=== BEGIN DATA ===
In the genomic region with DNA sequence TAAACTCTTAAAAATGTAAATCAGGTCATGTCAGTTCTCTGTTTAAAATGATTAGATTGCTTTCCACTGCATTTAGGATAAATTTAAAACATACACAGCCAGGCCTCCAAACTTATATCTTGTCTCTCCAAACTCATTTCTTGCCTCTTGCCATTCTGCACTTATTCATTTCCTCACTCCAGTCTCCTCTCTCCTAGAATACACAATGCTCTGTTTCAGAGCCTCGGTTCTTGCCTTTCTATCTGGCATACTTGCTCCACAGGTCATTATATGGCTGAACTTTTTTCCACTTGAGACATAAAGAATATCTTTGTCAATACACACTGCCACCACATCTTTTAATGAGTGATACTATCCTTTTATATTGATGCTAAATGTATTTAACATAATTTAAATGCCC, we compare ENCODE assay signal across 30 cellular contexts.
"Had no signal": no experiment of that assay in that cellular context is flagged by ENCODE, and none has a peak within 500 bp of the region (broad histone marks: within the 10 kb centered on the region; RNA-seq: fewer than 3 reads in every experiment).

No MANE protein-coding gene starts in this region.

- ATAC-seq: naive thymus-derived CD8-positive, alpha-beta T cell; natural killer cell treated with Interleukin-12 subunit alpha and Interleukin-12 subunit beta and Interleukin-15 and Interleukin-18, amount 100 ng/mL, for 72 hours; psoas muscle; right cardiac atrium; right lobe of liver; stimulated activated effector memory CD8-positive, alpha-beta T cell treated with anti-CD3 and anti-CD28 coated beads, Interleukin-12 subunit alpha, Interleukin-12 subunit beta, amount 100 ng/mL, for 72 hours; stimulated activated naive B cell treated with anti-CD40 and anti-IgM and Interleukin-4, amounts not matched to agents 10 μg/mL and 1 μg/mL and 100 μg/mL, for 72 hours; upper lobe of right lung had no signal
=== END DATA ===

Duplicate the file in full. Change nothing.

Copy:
In the genomic region with DNA sequence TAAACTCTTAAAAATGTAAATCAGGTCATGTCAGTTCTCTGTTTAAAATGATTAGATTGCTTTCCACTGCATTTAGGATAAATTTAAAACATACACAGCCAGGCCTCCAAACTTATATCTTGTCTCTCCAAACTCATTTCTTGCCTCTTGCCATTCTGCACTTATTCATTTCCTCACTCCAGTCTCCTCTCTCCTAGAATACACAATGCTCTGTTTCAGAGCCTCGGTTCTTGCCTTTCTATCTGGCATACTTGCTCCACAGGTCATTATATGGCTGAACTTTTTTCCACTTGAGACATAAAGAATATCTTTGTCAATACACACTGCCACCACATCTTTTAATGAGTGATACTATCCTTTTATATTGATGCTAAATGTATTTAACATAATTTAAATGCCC, we compare ENCODE assay signal across 30 cellular contexts.
"Had no signal": no experiment of that assay in that cellular context is flagged by ENCODE, and none has a peak within 500 bp of the region (broad histone marks: within the 10 kb centered on the region; RNA-seq: fewer than 3 reads in every experiment).

No MANE protein-coding gene starts in this region.

- ATAC-seq: naive thymus-derived CD8-positive, alpha-beta T cell; natural killer cell treated with Interleukin-12 subunit alpha and Interleukin-12 subunit beta and Interleukin-15 and Interleukin-18, amount 100 ng/mL, for 72 hours; psoas muscle; right cardiac atrium; right lobe of liver; stimulated activated effector memory CD8-positive, alpha-beta T cell treated with anti-CD3 and anti-CD28 coated beads, Interleukin-12 subunit alpha, Interleukin-12 subunit beta, amount 100 ng/mL, for 72 hours; stimulated activated naive B cell treated with anti-CD40 and anti-IgM and Interleukin-4, amounts not matched to agents 10 μg/mL and 1 μg/mL and 100 μg/mL, for 72 hours; upper lobe of right lung had no signal